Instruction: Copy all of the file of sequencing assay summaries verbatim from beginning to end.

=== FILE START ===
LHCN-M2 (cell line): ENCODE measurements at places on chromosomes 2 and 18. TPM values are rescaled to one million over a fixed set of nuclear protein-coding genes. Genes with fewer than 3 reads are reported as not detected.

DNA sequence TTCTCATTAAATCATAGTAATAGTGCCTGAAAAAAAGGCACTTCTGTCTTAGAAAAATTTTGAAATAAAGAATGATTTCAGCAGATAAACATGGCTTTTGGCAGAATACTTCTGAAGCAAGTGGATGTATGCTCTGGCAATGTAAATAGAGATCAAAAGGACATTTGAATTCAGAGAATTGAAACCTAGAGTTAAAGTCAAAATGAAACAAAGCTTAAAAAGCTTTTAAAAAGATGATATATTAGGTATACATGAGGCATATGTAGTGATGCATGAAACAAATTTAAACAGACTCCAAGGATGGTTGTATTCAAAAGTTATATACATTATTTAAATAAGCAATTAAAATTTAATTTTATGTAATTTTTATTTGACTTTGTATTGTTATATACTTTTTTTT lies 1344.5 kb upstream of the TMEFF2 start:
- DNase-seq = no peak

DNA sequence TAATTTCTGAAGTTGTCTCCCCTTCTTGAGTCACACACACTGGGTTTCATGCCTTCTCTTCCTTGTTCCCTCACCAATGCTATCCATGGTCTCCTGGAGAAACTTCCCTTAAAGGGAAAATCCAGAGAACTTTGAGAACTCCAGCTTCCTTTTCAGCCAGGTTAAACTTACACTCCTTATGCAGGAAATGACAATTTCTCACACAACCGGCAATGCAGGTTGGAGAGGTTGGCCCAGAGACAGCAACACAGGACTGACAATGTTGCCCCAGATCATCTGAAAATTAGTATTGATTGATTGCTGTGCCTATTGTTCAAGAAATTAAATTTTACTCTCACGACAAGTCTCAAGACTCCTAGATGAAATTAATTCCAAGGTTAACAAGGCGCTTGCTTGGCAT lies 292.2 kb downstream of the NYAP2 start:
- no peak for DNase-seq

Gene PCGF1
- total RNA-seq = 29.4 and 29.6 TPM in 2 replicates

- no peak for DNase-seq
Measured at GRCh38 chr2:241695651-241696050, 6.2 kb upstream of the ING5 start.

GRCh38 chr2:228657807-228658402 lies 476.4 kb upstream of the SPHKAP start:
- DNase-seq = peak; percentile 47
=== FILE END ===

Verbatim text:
LHCN-M2 (cell line): ENCODE measurements at places on chromosomes 2 and 18. TPM values are rescaled to one million over a fixed set of nuclear protein-coding genes. Genes with fewer than 3 reads are reported as not detected.

DNA sequence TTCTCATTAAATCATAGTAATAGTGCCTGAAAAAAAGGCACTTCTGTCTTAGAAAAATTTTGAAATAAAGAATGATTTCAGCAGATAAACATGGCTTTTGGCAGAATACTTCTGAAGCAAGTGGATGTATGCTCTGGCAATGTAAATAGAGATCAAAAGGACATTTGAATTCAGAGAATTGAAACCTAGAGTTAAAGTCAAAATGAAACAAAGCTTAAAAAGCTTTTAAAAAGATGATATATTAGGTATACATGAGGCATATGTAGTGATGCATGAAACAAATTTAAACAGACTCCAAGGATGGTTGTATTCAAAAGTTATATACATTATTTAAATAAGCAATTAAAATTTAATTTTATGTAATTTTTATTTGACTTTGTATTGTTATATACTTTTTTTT lies 1344.5 kb upstream of the TMEFF2 start:
- DNase-seq = no peak

DNA sequence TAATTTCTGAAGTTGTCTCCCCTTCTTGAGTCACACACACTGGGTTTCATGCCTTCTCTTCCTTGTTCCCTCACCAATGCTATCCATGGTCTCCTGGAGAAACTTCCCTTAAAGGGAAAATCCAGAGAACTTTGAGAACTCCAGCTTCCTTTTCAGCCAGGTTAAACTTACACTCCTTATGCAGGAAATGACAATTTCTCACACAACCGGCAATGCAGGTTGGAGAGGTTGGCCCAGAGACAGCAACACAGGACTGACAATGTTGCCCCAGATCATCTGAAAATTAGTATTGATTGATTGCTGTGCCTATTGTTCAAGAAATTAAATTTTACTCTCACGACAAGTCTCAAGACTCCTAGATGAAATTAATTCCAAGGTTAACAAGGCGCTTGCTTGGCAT lies 292.2 kb downstream of the NYAP2 start:
- no peak for DNase-seq

Gene PCGF1
- total RNA-seq = 29.4 and 29.6 TPM in 2 replicates

- no peak for DNase-seq
Measured at GRCh38 chr2:241695651-241696050, 6.2 kb upstream of the ING5 start.

GRCh38 chr2:228657807-228658402 lies 476.4 kb upstream of the SPHKAP start:
- DNase-seq = peak; percentile 47